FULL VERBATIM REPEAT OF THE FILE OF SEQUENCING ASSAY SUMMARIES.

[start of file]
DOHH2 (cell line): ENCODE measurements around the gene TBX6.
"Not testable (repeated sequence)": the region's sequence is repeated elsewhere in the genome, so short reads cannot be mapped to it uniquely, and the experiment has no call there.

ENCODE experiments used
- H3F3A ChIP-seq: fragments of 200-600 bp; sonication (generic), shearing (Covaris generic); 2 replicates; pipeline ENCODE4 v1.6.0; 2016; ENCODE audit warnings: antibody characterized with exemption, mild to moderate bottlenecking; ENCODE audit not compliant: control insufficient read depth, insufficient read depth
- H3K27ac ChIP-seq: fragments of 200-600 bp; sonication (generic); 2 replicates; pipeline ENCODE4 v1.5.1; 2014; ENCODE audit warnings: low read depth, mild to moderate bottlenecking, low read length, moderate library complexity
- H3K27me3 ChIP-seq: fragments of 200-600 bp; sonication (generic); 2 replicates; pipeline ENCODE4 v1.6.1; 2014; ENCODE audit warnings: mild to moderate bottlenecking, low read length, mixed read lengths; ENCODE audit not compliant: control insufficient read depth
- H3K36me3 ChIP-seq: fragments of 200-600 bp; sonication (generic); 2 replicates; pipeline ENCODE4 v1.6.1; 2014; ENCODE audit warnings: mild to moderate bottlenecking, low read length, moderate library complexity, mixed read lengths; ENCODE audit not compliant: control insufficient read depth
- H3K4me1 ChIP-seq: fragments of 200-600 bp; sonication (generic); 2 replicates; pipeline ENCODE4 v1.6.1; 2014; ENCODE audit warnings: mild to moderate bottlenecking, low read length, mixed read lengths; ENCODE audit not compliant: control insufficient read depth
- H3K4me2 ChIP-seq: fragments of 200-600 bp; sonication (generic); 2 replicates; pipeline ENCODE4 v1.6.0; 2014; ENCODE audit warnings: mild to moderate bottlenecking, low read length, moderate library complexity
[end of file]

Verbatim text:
DOHH2 (cell line): ENCODE measurements around the gene TBX6.
"Not testable (repeated sequence)": the region's sequence is repeated elsewhere in the genome, so short reads cannot be mapped to it uniquely, and the experiment has no call there.

ENCODE experiments used
- H3F3A ChIP-seq: fragments of 200-600 bp; sonication (generic), shearing (Covaris generic); 2 replicates; pipeline ENCODE4 v1.6.0; 2016; ENCODE audit warnings: antibody characterized with exemption, mild to moderate bottlenecking; ENCODE audit not compliant: control insufficient read depth, insufficient read depth
- H3K27ac ChIP-seq: fragments of 200-600 bp; sonication (generic); 2 replicates; pipeline ENCODE4 v1.5.1; 2014; ENCODE audit warnings: low read depth, mild to moderate bottlenecking, low read length, moderate library complexity
- H3K27me3 ChIP-seq: fragments of 200-600 bp; sonication (generic); 2 replicates; pipeline ENCODE4 v1.6.1; 2014; ENCODE audit warnings: mild to moderate bottlenecking, low read length, mixed read lengths; ENCODE audit not compliant: control insufficient read depth
- H3K36me3 ChIP-seq: fragments of 200-600 bp; sonication (generic); 2 replicates; pipeline ENCODE4 v1.6.1; 2014; ENCODE audit warnings: mild to moderate bottlenecking, low read length, moderate library complexity, mixed read lengths; ENCODE audit not compliant: control insufficient read depth
- H3K4me1 ChIP-seq: fragments of 200-600 bp; sonication (generic); 2 replicates; pipeline ENCODE4 v1.6.1; 2014; ENCODE audit warnings: mild to moderate bottlenecking, low read length, mixed read lengths; ENCODE audit not compliant: control insufficient read depth
- H3K4me2 ChIP-seq: fragments of 200-600 bp; sonication (generic); 2 replicates; pipeline ENCODE4 v1.6.0; 2014; ENCODE audit warnings: mild to moderate bottlenecking, low read length, moderate library complexity